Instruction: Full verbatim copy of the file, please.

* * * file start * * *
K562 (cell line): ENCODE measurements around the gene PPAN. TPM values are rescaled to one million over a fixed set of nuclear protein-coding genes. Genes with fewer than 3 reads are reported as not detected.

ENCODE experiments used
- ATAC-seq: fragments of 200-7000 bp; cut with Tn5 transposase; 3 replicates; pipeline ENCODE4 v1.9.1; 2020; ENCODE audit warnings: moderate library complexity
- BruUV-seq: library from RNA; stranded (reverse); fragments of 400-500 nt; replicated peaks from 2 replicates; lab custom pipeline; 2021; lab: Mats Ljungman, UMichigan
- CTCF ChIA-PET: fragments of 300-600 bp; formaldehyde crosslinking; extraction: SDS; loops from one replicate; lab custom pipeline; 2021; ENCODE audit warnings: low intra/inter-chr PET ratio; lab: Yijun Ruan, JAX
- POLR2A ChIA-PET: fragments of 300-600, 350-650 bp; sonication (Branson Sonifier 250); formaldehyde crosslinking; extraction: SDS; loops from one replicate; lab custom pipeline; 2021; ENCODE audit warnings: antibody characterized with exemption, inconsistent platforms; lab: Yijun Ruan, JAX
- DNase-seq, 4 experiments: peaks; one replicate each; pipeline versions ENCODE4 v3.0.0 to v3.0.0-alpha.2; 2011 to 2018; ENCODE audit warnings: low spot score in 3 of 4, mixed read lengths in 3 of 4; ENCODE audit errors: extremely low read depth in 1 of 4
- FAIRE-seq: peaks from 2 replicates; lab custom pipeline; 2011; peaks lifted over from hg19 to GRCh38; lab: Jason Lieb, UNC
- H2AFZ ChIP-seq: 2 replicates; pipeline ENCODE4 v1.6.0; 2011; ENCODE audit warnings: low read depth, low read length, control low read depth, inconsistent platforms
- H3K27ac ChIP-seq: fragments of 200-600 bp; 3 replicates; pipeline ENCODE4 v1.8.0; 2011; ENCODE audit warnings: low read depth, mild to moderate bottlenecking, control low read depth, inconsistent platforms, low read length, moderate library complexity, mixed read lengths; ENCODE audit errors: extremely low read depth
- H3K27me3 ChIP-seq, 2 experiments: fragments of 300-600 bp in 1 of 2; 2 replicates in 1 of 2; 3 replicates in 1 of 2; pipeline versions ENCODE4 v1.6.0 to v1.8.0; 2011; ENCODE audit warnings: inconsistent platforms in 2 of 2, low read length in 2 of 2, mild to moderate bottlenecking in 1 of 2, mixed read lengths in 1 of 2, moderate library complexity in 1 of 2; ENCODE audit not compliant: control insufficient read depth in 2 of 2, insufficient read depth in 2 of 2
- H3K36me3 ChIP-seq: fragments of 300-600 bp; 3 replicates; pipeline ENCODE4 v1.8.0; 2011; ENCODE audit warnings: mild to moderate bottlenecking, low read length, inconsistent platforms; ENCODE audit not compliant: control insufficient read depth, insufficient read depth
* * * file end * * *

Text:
K562 (cell line): ENCODE measurements around the gene PPAN. TPM values are rescaled to one million over a fixed set of nuclear protein-coding genes. Genes with fewer than 3 reads are reported as not detected.

ENCODE experiments used
- ATAC-seq: fragments of 200-7000 bp; cut with Tn5 transposase; 3 replicates; pipeline ENCODE4 v1.9.1; 2020; ENCODE audit warnings: moderate library complexity
- BruUV-seq: library from RNA; stranded (reverse); fragments of 400-500 nt; replicated peaks from 2 replicates; lab custom pipeline; 2021; lab: Mats Ljungman, UMichigan
- CTCF ChIA-PET: fragments of 300-600 bp; formaldehyde crosslinking; extraction: SDS; loops from one replicate; lab custom pipeline; 2021; ENCODE audit warnings: low intra/inter-chr PET ratio; lab: Yijun Ruan, JAX
- POLR2A ChIA-PET: fragments of 300-600, 350-650 bp; sonication (Branson Sonifier 250); formaldehyde crosslinking; extraction: SDS; loops from one replicate; lab custom pipeline; 2021; ENCODE audit warnings: antibody characterized with exemption, inconsistent platforms; lab: Yijun Ruan, JAX
- DNase-seq, 4 experiments: peaks; one replicate each; pipeline versions ENCODE4 v3.0.0 to v3.0.0-alpha.2; 2011 to 2018; ENCODE audit warnings: low spot score in 3 of 4, mixed read lengths in 3 of 4; ENCODE audit errors: extremely low read depth in 1 of 4
- FAIRE-seq: peaks from 2 replicates; lab custom pipeline; 2011; peaks lifted over from hg19 to GRCh38; lab: Jason Lieb, UNC
- H2AFZ ChIP-seq: 2 replicates; pipeline ENCODE4 v1.6.0; 2011; ENCODE audit warnings: low read depth, low read length, control low read depth, inconsistent platforms
- H3K27ac ChIP-seq: fragments of 200-600 bp; 3 replicates; pipeline ENCODE4 v1.8.0; 2011; ENCODE audit warnings: low read depth, mild to moderate bottlenecking, control low read depth, inconsistent platforms, low read length, moderate library complexity, mixed read lengths; ENCODE audit errors: extremely low read depth
- H3K27me3 ChIP-seq, 2 experiments: fragments of 300-600 bp in 1 of 2; 2 replicates in 1 of 2; 3 replicates in 1 of 2; pipeline versions ENCODE4 v1.6.0 to v1.8.0; 2011; ENCODE audit warnings: inconsistent platforms in 2 of 2, low read length in 2 of 2, mild to moderate bottlenecking in 1 of 2, mixed read lengths in 1 of 2, moderate library complexity in 1 of 2; ENCODE audit not compliant: control insufficient read depth in 2 of 2, insufficient read depth in 2 of 2
- H3K36me3 ChIP-seq: fragments of 300-600 bp; 3 replicates; pipeline ENCODE4 v1.8.0; 2011; ENCODE audit warnings: mild to moderate bottlenecking, low read length, inconsistent platforms; ENCODE audit not compliant: control insufficient read depth, insufficient read depth